The mediating role of phosphodiesterase type 4 in the dopaminergic modulation of motor impulsivity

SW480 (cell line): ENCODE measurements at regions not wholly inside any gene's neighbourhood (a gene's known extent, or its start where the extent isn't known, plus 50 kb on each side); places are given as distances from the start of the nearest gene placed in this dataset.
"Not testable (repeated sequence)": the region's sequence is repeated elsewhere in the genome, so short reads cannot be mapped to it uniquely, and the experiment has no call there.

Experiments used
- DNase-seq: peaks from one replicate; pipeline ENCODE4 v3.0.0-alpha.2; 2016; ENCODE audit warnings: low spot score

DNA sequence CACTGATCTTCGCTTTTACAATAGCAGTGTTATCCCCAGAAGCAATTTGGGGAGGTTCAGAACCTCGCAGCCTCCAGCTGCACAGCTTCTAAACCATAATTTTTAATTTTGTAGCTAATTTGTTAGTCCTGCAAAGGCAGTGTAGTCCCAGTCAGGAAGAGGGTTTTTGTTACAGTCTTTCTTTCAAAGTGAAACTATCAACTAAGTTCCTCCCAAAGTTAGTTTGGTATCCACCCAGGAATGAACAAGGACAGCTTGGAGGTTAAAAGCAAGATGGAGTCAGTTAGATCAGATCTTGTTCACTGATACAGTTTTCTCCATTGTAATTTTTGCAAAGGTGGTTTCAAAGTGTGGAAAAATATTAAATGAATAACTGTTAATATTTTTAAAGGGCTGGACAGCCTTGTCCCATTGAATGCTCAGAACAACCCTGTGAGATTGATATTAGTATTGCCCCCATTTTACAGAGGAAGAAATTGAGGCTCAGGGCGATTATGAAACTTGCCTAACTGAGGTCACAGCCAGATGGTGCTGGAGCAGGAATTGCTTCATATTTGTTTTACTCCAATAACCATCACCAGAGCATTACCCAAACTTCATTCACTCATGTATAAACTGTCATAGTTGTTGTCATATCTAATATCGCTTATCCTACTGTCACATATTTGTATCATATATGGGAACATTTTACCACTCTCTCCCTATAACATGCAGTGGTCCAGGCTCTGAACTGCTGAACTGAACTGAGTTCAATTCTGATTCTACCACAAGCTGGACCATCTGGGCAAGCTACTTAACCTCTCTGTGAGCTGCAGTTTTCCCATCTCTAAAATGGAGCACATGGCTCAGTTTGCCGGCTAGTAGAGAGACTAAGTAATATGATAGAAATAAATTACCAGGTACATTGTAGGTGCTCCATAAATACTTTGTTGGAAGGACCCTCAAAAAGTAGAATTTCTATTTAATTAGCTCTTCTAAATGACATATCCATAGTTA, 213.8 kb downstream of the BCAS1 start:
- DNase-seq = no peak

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The current study investigated the mediating role of phosphodiesterase type 4 (PDE4) regulated cAMP in the dopaminergic modulation of premature responding (action restraint) in rats. Response inhibition, which includes action restraint, finds its neurobiological origin in cortico-striatal-thalamic circuitry and can be modulated by dopamine. Intracellularly, the effect of dopamine is largely mediated through the cAMP/PKA signaling cascade. Areas in the prefrontal cortex are very sensitive to their neurochemical environment, including catecholamine levels. As a result, we investigated the effects of intracellular modulation of the dopamine cascade by means of PDE4 inhibition by roflumilast on premature responding in a hypo, normal and hyper dopaminergic state of the brain. As a hypo dopaminergic model we induced a 6-OHDA lesion in the (rat) prefrontal cortex, more specifically the infralimbic cortex. For the hyper dopaminergic state we also turned to a well-established model of impaired action restraint, namely the systemic administration of d-amphetamine. In line with the notion of a U-shaped relation between dopamine and impulsive responding, we found that both increasing and decreasing dopamine levels resulted in an increase in premature responding in the choice serial reaction time task (CSRTT). The PDE4 inhibitor roflumilast increased premature responses in combination with d-amphetamine, whereas a decrease in premature responding after roflumilast treatment was found in the 6-OHDA lesioned animals. As a result, it would be interesting to test the effects of PDE4 inhibition in disorders affected by disrupted impulse control related to cortico-striatal-thalamic hypodopaminergia including attention deficit hyperactivity disorder (ADHD).
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